But really, the terms (or rather non-terms) that the EU has given to Spain for the up to 100 billion Euros it might need to recapitalize its banks makes the Greek election a "slam dunk" for Tsipras's SYRIZA anti-austerity party.
At this point, since the bailout has been specifically targeted to Spanish banks there has been no conditionality attached to the money. But this is very unlike what happened in Greece, Portugal and Ireland where severe austerity was the condition for these countries once they accepted a bailout.
And this is the fundamental argument that has garnered so much support for Tsipras's anti austerity party in Greece. Tsipras is running his whole campaign on the premise that a Greek exit from the EMU would be so catastrophic that the rest of the EU could not weather the repercussions and so will relent on their rabid austerity demands on Greece.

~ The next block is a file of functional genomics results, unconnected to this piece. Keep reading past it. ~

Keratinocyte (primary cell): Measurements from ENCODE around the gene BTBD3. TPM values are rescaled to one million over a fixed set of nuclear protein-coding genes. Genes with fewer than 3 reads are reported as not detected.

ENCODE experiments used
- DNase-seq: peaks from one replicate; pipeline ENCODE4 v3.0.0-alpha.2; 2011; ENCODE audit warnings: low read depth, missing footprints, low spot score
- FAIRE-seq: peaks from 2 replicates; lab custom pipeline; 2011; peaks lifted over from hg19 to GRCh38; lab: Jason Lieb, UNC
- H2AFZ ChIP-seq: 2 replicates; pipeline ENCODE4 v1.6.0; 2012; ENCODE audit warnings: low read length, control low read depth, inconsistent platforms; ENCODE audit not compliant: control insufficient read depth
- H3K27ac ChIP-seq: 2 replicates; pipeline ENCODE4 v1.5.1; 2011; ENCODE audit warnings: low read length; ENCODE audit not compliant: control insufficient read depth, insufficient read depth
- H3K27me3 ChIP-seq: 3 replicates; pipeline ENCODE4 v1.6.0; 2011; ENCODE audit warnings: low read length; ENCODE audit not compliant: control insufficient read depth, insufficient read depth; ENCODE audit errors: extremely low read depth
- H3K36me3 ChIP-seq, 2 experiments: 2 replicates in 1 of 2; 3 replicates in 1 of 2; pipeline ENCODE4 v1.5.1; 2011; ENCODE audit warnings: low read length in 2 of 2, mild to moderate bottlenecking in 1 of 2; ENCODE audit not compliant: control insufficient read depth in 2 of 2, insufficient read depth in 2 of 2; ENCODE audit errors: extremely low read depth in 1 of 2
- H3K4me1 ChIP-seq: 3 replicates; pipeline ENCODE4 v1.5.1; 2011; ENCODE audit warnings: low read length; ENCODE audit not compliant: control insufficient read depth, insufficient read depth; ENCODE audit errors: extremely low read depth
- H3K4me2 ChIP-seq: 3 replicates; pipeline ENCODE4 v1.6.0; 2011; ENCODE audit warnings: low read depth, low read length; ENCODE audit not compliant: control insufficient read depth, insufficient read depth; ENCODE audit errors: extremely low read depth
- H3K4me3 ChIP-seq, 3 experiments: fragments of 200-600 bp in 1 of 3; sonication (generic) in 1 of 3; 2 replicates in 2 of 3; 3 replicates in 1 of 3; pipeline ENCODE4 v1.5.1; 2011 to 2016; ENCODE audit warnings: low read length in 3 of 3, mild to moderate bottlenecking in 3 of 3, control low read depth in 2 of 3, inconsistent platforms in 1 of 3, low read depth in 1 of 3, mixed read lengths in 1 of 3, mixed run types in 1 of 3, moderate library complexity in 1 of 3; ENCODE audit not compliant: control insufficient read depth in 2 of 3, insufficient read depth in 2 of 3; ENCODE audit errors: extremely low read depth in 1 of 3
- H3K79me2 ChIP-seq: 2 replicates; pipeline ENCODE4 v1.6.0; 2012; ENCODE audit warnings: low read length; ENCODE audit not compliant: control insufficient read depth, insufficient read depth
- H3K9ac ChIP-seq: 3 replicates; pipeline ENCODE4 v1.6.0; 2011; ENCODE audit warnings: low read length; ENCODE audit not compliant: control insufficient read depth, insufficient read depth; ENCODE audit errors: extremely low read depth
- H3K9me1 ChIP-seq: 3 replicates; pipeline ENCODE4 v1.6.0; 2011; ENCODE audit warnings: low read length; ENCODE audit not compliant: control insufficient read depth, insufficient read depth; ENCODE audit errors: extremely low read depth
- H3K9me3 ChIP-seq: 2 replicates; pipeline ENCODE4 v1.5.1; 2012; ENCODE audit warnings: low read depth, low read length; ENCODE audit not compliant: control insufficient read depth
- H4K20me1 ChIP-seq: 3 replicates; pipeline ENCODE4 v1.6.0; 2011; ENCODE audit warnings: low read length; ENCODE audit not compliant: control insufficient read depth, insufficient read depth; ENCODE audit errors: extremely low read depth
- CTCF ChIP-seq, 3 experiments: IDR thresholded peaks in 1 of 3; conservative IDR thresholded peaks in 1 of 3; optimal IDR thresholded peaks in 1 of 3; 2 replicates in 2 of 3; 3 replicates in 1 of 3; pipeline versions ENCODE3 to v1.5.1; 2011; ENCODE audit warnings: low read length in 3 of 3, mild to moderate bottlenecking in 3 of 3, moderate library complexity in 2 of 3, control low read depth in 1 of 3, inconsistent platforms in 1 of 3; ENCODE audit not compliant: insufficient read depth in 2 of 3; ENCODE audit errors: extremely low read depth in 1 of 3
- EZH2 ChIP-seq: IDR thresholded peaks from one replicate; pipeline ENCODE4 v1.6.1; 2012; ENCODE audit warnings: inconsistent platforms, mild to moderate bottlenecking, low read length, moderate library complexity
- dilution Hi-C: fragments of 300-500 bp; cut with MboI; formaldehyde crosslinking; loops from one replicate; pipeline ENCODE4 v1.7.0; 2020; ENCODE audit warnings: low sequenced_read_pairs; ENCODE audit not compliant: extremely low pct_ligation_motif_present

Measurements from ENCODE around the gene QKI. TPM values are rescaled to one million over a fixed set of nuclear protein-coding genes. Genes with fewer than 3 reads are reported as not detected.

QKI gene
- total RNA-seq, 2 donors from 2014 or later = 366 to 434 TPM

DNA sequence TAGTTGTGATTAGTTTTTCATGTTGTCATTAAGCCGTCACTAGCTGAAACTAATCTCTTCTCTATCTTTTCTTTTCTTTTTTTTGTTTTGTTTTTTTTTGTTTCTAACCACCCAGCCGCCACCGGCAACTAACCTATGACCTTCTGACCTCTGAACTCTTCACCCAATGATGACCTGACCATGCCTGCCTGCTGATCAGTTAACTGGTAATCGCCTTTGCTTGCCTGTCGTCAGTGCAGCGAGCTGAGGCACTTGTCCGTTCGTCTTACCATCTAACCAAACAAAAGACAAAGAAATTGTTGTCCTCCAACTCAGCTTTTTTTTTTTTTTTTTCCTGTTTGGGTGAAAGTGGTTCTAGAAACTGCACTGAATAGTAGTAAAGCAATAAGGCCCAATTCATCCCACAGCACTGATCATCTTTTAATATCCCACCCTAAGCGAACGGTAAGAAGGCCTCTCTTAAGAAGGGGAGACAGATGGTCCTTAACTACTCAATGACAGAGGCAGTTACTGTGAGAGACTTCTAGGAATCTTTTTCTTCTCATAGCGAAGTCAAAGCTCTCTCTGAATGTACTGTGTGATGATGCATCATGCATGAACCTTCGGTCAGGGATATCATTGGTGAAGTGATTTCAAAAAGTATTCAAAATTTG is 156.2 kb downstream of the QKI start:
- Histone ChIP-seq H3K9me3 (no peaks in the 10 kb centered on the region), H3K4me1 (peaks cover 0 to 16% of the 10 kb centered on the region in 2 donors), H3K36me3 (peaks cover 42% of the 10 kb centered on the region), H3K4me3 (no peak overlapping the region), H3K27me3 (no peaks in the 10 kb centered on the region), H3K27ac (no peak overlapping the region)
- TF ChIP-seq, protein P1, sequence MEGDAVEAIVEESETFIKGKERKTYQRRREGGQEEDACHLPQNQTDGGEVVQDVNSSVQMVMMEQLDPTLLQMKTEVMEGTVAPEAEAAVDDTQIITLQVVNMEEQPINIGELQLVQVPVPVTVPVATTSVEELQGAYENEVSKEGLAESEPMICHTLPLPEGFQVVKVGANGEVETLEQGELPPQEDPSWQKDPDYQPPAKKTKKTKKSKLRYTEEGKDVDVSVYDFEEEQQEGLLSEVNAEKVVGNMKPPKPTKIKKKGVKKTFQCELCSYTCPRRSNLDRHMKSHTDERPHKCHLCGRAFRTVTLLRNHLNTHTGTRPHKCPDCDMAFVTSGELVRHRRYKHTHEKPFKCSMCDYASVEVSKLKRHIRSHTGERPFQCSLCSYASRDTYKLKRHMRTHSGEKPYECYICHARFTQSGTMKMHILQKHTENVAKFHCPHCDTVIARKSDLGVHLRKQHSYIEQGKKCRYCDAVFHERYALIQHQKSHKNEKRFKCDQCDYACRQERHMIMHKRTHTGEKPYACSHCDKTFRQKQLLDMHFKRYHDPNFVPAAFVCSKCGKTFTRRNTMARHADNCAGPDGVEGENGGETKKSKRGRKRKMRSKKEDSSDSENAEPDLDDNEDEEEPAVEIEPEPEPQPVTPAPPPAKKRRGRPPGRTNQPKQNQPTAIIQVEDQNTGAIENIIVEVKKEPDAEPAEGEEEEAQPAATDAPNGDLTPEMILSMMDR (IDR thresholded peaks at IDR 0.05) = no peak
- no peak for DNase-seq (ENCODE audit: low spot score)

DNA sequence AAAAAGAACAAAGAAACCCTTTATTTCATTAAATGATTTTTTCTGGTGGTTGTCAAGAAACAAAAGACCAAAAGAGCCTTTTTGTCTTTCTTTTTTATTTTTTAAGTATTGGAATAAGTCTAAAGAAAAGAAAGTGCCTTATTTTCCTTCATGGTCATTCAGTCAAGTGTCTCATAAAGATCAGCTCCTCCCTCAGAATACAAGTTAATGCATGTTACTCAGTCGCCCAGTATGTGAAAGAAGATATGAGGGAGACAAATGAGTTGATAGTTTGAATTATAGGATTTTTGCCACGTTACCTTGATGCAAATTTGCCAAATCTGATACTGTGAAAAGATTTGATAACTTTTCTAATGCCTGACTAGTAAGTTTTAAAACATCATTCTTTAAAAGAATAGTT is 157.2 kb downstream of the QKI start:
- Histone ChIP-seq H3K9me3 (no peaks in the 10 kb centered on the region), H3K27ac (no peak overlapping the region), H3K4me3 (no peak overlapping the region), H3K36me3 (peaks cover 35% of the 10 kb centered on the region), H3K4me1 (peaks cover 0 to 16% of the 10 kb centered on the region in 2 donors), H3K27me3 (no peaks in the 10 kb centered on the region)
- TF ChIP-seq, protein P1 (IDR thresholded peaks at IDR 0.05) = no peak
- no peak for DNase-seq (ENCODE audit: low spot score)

And what's happened in Spain proves his point. In effect, the EU has recognized that Spain is "too big to fail" and so has relaxed some of their conditions for new financing. So why shouldn't Greece, or Portugal or Ireland demand the same? At least to me, if I were a Greek voter, tired of being under Berlin's austerity thumb, I'd take a chance that Tsipras premise is right and vote for him.
In the meantime, stocks had an ugly day where after an initial pop at the open bleeding accelerated right into the close. Here's a 60 minute chart of IWM, the Russell 2000 that reflects what I'm saying:
This is not a good start to the week. Look for more downside ...